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The coming labor shortage is being fought head-on by a new generation of talent innovators—Silicon Valley…
At LinkedIn, one of Setton’s former employers, the acknowledgment that employees won’t stay with the company forever starts before they even join and isn’t perceived as a negative. Kevin Scott, senior vice president of engineering at the company, based in Mountain View, asks an important question of every candidate he interviews: “What job do you want after you work at LinkedIn?”
“Part of the reason Silicon Valley companies are so successful is that they’re a recombination of people who have worked in multiple companies,” says Reid Hoffman, co-founder of LinkedIn and co-author of a new book calledThe Alliance: Managing Talent in the Networked Age.
“Historically, most companies don’t want to ask that question [what job does your employee want to have ,” says Ben Casnocha, an entrepreneur who co-authored the book with Hoffman. “But today your best people are not going to be lifers.”
Worth reading the whole thing.
Here’s a half hour interview I did on Andy Kaufman’s podcast about The Alliance. Near the end, David Foster Wallace comes up…
Having raved about Econtalk just the other month, and as a long time listener, it was a particular delight to be invited to go on the show and talk, with Reid and host Russ Roberts, about The Alliance and the history of LinkedIn. We also talked about whether you can explore the meaning of life while in the working world, and I predicted that the ethics of cognitive steroids will be hotly debated in the years to come. The show is an hour long.
The Alliance is on the New York Times bestseller list for the fourth straight week. Thanks for the support. If you’ve read the book, please leave an Amazon review.
Reid was his usual brilliant, friendly self on Charlie Rose the other week. It’s a good 30 minute conversation about The Alliance, Silicon Valley, biology, and more.
A couple weeks ago I had the pleasure of facilitating a conversation with Reid Hoffman and Jeff Weiner (CEO) at LinkedIn, in front of employees. We talked about The Alliance and took questions from the audience.
Two weeks in, here are some of the interesting reviews of The Alliance:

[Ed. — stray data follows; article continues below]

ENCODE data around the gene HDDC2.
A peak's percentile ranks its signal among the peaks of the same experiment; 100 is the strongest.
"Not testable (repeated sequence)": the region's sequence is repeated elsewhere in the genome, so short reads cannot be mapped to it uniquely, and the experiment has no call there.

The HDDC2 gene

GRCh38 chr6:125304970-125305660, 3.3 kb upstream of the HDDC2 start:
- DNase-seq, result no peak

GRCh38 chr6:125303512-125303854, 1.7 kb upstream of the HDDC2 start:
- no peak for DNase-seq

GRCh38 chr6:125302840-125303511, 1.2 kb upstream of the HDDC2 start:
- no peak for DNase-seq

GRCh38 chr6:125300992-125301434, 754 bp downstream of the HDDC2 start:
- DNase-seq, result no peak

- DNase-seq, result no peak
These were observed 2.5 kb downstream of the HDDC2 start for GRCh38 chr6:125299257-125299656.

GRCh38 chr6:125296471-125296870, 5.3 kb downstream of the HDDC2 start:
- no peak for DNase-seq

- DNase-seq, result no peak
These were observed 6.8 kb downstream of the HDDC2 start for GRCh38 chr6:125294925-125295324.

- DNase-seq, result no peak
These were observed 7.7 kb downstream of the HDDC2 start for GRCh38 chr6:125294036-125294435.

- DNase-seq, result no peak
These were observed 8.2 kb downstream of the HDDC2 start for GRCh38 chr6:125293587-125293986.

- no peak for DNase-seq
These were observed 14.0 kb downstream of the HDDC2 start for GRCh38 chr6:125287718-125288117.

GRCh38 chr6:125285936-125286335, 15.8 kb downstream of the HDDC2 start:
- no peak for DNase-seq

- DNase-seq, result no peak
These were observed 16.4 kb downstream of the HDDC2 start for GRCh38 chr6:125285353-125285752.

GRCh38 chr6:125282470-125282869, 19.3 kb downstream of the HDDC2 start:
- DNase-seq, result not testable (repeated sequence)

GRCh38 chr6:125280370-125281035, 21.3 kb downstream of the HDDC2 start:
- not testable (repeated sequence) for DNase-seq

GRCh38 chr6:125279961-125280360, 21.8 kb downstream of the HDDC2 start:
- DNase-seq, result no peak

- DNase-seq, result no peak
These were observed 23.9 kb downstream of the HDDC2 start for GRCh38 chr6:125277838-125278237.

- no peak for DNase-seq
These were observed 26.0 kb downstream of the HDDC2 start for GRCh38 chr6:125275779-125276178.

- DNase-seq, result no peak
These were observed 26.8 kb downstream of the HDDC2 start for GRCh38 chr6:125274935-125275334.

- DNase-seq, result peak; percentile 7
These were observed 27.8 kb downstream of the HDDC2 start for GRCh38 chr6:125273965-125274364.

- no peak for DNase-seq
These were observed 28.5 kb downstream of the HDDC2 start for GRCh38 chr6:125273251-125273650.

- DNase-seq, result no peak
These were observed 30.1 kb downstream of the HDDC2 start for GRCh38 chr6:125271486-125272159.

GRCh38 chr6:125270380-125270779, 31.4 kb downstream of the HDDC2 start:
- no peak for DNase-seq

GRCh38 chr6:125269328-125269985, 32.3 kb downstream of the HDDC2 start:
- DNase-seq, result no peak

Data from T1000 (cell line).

- Mike Bloomberg: “The Alliance offers useful strategies for combating this kind of complacency and creating environments where innovation flourishes. As the authors explain, it all comes down to people.”
- Arianna Huffington: “The Must-Read Book of the Summer That Could Change the Way We Work…What’s also great about The Alliance is how it gives concrete ways to implement these ideas.:
- Josh Bersin (Deloitte): “The big value of the book is that Reid and team clearly make this point: 21st Century Management is different. We need to engage people from the very beginning of their work life, tap into their collective intelligence even after they leave the firm, and build alumni networks to create an extended network as our ‘alliance workers’ move on.”
- Daniel Pink (Author of Drive, Whole New Mind, Free Agent Nation): “A smart, fresh, (and occasionally bracing) look at the evolving relationship between the bosses and the bossed. It’s a terrific and accessible read that provides business leaders with both insights and tools to handle a world in which talent is paramount.”
- Brad Feld (VC at Foundry Group): “The book, and the concept, is tightly written and extremely readable. The book is an appropriate length – there’s no fat here – just substance.”
We published a 60 slide slideshow that expresses the essence of The Alliance and Tours of Duty. Check it out on Business Insider. The combination of visuals and text works really well, I think. It’s already trending heavily on BI (500,000+ views).
Thanks to Ian Alas for all his hard work on creating this deck.
Update: Here’s the deck on Slideshare and embedded below. More than one million views on Business Insider.
When CEOs describe their company as being “like family,” we think they mean well. They’re searching for a model that represents the kind of relationships they want to have with their employees—a lifetime relationship with a sense of belonging. But using the term family makes it easy for misunderstandings to arise.
In a real family, parents can’t fire their children. Try to imagine disowning your child for poor performance: “We’re sorry Susie, but your mom and I have decided you’re just not a good fit. Your table-setting effort has been deteriorating for the past 6 months, and your obsession with ponies just isn’t adding any value. We’re going to have to let you go. But don’t take it the wrong way; it’s just family.”
Unthinkable, right? But that’s essentially what happens when a CEO describes the company as a family, then institutes layoffs. Regardless of what the law says about at-will employment, those employees will feel hurt and betrayed—with real justification.